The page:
Designer Jordane Thiboust, who deeply investigated the RPG genre while in preproduction for a next generation title, shares his hard won insight -- mainly, that mix and match genre-bending isn't the best way to deliver a polished core experience.
The RPG genre is a complex one. I've always known this, but I never realized just how much until recently. Beyond the complexity of the mechanics, the multiple systems, and the narrative, I noticed that what makes the RPG genre complex is focusing on, and nailing, the player experience.
I really started noticing this during the pre-production of a project I was working on. A lot of feedback or suggestions would be misguided because of the misconception that whatever was brought to our my attention was "RPG stuff."
The reason behind this is that the term "RPG" is used to describe lots of games, and it is easy to overlook the fact that some of those games have a completely different goal for their player experience. That's the hardest part; narrowing down that experience, asking yourself "What will drive the player for 30-plus hours?" and sticking to it... Instead of simply adding every RPG feature that you can think of.
For that reason, I found out that it is extremely important to subdivide the RPG genre by the experience of each subgenre and focus on, and then clearly decide, which of those subgenres you are aiming for.
This will drive both your production and the player who buys your games; this will help you focus on what type of features matter and might even be mandatory, and what features have no place in your game and might even have a detrimental impact on it.
Since the term "RPG" is used so loosely, for most people, every RPG game just belongs to the same big pool. They are all simply "RPGs." This is both true and false at the same time; while they are indeed all RPGs, two RPG games can sometimes have a completely different drive for the player.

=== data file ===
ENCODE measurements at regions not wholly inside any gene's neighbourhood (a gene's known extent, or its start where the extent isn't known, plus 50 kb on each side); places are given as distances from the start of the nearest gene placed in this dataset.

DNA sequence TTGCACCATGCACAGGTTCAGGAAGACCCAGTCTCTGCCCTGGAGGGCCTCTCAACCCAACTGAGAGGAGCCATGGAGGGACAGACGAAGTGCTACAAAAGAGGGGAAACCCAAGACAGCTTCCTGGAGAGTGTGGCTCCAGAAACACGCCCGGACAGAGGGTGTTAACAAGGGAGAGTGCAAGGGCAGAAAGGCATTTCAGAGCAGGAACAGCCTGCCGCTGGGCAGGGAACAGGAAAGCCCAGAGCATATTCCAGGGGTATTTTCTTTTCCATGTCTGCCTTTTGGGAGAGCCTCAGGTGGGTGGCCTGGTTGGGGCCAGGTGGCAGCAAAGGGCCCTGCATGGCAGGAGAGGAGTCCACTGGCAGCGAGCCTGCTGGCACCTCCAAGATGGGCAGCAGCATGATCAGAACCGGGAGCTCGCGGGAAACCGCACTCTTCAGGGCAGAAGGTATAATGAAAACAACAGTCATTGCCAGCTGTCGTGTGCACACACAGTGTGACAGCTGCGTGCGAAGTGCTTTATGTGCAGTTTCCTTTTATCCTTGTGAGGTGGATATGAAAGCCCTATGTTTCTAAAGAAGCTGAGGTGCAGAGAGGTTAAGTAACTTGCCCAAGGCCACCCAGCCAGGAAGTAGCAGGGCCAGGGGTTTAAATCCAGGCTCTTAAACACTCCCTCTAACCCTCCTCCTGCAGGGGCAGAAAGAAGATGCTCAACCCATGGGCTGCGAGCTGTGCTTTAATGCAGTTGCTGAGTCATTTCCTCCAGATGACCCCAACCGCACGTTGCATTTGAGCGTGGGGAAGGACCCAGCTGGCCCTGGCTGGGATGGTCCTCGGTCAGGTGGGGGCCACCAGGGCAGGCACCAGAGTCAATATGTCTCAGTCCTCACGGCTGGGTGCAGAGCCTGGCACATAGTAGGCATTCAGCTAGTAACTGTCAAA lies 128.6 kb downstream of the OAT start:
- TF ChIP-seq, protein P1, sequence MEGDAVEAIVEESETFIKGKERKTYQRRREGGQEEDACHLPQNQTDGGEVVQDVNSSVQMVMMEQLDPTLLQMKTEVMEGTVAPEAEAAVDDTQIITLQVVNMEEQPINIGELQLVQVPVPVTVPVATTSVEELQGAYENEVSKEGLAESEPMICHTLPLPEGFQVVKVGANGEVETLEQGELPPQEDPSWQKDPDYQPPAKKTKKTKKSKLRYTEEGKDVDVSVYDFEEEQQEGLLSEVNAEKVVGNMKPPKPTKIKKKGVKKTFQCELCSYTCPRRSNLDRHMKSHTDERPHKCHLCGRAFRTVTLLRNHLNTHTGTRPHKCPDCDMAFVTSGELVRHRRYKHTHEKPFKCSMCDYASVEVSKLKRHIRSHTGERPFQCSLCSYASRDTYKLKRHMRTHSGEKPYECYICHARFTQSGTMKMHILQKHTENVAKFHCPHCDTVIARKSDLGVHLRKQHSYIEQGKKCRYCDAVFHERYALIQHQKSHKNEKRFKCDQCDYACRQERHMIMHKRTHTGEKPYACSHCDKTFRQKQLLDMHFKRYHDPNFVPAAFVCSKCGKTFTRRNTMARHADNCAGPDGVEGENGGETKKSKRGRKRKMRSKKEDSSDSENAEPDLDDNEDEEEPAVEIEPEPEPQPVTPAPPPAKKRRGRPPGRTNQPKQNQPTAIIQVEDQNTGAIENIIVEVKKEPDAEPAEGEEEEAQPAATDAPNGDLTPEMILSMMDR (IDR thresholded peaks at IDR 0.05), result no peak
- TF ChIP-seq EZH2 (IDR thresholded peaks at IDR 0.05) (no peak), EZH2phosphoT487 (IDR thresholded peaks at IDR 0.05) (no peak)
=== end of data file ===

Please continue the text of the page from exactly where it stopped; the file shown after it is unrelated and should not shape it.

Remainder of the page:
Using a food analogy, if RPG were cakes, you could indeed say that they are all cakes, but still, there is a pretty big difference in taste between a chocolate cake and a lemon cake, and that's exactly why it is important to know what kind of RPG you are making -- because, as in cooking, this will determine the list of ingredients that you must use and the ones that you probably shouldn't.
So let's start by listing the different RPG subgenres, as well as their main ingredients.
The Narrative RPG
The narrative RPG, the most common type -- games like The Witcher, Mass Effect, and Dragon Age are all part of that subtype. In that genre, the player is driven almost completely by the narration; he wants to enjoy the story, the setting, and the characters. Even for his own character, it is important that he evolves narratively (even more so than mechanically).
What that means is that most of your production effort and features should be focusing on supporting this -- especially for what is usually called the "critical path." That's your main quest, campaign, or whatever you call it, the thing that the player will focus on and will want to finish.
In a Narrative RPG, immersion is critical; everything from combat to navigation, level design, and art direction, should always keep that word in mind: Immersion.
Some of the most critical ingredients for narrative RPGs are as follows: